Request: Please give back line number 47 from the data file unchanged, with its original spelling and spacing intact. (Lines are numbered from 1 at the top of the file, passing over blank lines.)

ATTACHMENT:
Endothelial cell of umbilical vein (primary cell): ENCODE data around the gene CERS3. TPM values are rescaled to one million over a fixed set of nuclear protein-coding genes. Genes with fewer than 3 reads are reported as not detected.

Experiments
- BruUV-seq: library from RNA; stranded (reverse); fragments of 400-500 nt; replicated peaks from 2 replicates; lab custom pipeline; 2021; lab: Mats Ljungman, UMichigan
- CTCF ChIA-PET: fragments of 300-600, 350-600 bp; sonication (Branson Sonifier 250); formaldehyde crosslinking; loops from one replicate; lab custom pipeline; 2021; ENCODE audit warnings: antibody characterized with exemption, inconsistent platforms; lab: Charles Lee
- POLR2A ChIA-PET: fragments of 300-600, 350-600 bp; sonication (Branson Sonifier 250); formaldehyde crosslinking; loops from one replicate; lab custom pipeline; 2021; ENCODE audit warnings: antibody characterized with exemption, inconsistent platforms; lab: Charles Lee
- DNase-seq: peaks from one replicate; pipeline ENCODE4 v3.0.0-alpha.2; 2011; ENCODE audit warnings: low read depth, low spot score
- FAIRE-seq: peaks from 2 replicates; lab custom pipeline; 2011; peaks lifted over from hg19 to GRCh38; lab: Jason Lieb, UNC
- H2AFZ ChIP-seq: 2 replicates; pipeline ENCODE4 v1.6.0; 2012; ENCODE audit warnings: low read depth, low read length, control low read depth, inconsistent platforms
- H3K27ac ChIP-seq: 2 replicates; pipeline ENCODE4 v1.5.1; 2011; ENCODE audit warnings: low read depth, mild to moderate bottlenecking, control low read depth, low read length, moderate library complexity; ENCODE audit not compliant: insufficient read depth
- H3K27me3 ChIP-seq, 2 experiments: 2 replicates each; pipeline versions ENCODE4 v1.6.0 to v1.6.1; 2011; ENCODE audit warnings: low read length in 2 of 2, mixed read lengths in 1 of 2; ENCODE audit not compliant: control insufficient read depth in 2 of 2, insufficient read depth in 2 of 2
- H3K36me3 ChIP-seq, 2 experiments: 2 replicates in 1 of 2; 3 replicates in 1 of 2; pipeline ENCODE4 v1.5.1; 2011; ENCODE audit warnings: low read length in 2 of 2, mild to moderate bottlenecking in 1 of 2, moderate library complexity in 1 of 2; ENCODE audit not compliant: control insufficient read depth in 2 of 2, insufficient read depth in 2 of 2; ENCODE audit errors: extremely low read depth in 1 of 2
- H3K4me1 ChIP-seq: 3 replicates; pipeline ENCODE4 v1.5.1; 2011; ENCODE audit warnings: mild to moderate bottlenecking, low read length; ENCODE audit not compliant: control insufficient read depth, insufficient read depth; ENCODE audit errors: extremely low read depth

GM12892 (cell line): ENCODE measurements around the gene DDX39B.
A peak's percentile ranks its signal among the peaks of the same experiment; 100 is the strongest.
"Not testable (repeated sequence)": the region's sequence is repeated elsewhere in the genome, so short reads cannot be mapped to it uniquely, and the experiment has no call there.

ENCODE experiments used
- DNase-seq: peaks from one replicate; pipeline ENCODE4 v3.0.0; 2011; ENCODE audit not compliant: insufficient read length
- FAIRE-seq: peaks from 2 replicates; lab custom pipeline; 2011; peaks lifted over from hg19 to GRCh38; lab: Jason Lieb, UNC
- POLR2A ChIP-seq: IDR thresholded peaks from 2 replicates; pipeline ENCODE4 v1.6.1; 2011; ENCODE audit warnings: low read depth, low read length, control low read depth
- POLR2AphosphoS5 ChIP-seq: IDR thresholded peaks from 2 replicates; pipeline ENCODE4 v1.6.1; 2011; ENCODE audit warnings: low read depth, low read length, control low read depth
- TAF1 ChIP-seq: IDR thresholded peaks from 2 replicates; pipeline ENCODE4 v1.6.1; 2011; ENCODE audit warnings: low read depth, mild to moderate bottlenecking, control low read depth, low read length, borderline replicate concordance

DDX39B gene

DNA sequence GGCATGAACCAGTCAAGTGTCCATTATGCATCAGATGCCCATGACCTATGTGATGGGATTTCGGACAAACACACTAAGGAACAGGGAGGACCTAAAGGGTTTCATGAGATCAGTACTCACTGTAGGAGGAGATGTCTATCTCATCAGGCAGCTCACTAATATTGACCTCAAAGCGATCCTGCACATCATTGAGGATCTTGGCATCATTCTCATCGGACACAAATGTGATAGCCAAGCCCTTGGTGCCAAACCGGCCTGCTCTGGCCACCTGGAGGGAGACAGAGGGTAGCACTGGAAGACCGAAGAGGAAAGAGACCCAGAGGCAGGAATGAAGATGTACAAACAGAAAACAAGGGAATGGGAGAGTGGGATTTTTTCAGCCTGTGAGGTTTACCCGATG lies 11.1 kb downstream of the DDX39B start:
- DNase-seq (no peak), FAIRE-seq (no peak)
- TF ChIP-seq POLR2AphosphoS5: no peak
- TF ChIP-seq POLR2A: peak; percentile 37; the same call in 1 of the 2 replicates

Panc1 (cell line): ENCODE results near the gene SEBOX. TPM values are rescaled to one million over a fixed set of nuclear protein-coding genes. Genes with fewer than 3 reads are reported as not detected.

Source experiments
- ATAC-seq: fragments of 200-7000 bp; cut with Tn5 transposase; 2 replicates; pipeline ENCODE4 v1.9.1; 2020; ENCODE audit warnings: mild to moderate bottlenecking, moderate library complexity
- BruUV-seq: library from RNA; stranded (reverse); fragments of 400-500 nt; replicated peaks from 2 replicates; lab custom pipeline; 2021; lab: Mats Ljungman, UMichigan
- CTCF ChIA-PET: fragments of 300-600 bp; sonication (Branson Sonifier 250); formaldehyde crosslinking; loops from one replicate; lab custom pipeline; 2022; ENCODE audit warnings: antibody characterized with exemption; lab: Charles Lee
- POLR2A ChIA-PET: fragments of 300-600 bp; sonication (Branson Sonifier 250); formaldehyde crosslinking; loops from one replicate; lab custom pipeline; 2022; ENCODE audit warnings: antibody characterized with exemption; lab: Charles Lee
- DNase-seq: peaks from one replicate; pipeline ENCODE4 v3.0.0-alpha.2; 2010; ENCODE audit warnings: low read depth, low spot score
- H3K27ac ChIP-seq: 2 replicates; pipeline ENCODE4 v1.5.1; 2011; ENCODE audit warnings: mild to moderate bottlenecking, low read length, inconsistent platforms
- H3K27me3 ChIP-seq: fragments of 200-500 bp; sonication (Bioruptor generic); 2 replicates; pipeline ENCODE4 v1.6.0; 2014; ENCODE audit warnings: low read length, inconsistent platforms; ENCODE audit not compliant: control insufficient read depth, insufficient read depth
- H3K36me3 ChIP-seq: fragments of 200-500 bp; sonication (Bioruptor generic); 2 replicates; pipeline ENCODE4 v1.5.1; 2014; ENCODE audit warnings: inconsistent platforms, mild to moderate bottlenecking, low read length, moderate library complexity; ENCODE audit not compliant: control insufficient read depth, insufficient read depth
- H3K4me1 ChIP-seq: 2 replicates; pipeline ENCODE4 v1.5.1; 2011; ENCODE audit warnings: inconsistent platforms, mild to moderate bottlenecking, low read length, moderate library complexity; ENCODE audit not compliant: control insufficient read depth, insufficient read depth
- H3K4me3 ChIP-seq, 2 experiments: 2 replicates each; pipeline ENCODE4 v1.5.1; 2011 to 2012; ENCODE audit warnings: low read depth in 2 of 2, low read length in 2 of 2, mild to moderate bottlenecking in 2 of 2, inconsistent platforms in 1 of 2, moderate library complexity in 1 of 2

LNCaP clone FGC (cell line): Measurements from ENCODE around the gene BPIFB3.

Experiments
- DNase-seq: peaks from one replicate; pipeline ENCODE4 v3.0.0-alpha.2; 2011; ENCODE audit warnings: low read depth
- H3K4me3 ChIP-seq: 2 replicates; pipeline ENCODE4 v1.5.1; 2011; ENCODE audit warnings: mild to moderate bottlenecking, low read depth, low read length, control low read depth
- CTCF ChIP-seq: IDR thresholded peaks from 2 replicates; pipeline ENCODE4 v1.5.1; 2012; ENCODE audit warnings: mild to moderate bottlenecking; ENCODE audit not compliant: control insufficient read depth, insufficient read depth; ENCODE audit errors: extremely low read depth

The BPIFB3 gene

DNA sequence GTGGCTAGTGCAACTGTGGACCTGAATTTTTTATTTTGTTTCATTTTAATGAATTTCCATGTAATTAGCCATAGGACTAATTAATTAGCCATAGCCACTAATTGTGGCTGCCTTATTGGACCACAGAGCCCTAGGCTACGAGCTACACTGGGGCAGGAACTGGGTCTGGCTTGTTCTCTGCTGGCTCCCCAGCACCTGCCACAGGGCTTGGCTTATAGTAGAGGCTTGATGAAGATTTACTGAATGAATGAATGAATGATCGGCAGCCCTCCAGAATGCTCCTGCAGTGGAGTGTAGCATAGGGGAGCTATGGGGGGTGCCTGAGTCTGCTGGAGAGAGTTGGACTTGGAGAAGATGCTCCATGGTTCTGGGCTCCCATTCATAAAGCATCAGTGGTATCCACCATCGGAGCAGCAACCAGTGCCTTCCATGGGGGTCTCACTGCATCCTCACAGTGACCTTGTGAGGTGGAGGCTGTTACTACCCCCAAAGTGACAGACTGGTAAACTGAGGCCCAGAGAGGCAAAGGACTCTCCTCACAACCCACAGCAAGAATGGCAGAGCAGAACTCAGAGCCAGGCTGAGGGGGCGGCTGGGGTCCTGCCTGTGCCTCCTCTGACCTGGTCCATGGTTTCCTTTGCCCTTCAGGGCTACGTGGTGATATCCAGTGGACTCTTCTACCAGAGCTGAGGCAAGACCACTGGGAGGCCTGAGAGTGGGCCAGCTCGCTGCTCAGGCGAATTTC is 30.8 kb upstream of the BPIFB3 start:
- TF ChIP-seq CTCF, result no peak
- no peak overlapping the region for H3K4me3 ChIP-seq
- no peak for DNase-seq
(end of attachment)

- no peak overlapping the region for H3K4me3 ChIP-seq